LG TVs are popular among audiences due to their stunning visuals. With the increasing availability of HDR content on streaming services such as Disney, Amazon, Netflix, and Twitch, LG TV knows how to level up by introducing new tech to the market. Since LG released its first batch of QNED TVs, it has quickly become the talk of the town.
But is QNED beating the OLED competition with superior quality? Or is QNED just vaporware? In today’s article, we’ll look at QNED vs. OLED standard. With full comparisons, specs, and pricing information, we’ll arm you with all the information you need to spot the differences. Let’s get to it!
QNED vs. OLED: Side-by-Side Comparison
|Main Difference When rated on a scale of 1-10||OLED||QNED|
QNED vs. OLED: What’s the Difference?
While QNED and OLED both have advantages and disadvantages, OLED is a better choice for gamers and Netflix fans because it offers near-perfect blacks, better contrast, and superior refresh rates. OLED also offers better viewing angles so people can watch more clearly what’s on-screen without affecting the screen quality.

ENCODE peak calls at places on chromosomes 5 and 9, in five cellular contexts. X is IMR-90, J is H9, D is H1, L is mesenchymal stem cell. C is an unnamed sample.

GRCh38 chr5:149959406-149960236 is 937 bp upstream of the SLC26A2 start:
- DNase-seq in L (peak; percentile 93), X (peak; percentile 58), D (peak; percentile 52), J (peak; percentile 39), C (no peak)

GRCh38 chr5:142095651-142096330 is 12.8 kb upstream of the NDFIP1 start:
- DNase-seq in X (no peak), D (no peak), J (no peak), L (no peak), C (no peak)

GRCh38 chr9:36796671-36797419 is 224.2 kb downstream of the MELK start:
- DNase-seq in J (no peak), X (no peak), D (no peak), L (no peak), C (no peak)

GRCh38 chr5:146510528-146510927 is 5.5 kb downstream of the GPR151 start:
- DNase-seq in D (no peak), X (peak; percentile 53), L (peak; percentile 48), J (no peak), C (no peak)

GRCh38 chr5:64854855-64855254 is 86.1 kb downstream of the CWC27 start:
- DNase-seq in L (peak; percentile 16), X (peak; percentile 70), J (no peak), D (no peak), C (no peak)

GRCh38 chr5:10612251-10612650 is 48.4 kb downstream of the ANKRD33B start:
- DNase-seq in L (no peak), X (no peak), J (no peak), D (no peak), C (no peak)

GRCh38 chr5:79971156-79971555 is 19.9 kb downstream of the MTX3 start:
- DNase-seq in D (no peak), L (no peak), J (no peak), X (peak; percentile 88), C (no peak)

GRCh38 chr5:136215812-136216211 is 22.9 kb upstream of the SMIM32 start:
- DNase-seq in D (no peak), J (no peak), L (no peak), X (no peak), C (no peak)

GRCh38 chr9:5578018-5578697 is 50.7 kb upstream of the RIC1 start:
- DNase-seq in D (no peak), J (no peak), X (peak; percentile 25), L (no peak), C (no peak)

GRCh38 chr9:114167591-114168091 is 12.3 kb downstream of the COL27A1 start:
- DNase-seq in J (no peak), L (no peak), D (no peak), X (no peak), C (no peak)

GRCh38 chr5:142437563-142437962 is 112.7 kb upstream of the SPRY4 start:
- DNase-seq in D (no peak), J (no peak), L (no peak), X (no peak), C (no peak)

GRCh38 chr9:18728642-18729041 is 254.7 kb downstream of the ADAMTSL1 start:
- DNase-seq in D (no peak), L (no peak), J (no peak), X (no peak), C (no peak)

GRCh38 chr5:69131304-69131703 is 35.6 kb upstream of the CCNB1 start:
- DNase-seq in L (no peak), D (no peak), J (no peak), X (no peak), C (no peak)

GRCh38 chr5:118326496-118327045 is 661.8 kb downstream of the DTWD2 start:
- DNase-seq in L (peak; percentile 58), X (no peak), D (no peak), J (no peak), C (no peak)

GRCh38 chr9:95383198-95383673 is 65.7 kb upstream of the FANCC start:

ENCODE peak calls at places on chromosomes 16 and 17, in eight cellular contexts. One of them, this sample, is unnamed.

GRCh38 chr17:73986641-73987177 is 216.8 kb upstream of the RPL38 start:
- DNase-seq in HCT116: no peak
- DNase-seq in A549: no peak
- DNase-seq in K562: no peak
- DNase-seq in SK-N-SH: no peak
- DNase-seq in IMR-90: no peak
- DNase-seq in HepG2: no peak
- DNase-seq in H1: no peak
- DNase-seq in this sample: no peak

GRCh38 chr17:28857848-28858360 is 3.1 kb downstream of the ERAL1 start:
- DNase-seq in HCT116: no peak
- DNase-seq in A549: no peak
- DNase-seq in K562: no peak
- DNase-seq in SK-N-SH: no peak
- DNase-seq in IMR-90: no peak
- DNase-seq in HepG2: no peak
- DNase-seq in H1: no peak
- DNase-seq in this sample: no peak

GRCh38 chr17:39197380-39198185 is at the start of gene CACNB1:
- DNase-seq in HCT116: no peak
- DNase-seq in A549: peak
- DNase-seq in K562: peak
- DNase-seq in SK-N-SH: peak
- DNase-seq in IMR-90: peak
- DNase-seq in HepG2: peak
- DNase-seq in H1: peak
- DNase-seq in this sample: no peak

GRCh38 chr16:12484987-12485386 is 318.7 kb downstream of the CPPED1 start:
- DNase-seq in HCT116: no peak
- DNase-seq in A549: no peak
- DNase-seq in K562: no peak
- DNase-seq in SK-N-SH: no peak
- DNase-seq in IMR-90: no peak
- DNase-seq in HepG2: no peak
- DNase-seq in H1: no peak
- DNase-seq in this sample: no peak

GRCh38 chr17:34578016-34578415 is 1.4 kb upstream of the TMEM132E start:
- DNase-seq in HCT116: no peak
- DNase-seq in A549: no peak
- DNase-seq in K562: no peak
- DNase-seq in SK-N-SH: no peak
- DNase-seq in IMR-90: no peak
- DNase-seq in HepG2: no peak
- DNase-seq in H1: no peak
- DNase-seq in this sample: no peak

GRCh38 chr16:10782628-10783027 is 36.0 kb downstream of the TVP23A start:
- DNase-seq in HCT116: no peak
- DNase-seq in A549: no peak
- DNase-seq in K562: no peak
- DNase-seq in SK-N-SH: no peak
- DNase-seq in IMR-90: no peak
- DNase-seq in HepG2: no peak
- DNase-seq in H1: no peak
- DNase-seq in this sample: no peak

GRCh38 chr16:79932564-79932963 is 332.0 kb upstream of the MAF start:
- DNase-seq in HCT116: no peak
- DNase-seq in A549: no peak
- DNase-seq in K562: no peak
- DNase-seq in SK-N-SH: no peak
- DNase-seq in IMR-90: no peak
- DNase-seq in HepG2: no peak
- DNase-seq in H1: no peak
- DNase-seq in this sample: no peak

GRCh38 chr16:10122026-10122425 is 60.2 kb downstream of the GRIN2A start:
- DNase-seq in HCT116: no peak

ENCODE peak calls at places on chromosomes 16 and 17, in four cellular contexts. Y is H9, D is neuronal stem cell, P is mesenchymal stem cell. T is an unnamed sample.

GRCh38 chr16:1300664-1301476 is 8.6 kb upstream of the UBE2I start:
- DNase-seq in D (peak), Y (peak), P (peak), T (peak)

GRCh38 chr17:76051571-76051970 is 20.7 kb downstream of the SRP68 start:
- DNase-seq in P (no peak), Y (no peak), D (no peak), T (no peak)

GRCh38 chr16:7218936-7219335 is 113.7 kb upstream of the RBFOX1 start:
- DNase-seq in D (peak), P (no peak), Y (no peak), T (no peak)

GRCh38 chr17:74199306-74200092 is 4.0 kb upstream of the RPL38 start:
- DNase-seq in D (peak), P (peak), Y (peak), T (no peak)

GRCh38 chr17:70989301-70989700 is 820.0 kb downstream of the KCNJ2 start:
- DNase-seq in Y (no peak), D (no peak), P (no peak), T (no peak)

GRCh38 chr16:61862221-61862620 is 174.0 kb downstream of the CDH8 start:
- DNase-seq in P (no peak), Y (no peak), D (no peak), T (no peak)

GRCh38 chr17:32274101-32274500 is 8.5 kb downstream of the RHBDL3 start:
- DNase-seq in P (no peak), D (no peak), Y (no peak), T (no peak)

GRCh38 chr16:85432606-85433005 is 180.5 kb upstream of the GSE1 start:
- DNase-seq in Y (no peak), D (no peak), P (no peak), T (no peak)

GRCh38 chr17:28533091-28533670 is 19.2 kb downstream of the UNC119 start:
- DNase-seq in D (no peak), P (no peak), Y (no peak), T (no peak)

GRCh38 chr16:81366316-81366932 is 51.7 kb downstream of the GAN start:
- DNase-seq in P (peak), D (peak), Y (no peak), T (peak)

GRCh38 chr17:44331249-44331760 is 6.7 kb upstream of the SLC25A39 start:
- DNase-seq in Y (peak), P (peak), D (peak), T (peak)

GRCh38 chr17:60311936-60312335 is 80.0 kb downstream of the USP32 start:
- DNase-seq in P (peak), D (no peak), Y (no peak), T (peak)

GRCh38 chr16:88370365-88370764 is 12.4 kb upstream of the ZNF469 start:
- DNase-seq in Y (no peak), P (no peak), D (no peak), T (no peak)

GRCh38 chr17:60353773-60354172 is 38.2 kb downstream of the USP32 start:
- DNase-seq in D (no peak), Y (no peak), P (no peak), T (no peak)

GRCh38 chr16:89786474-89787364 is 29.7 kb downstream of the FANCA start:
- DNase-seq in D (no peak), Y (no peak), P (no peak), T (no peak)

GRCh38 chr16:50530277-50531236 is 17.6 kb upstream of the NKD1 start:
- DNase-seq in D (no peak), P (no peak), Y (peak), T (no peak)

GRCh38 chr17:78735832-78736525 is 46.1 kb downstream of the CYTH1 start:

OLED’s properties also make it ideal for dimly lit rooms. So what does QNED bring to the table if OLED is still superior? The most notable difference is improved performance in harsh lighting conditions, like brightly lit and sunny rooms.
It produces a varied and accurate image with excellent brightness, impressive HDR performance, and impactful color accuracy. However, the black uniformity on the screen may create an issue for some buyers.
Prices and Available models
If you’re looking for the best TV deals, LG offers OLED TVs in multiple sizes as follows:
OLED TV sizes
- 42-inch costs $1,399.
- 48-inch costs $1499.
- 55-inch costs $1,500 and $2,000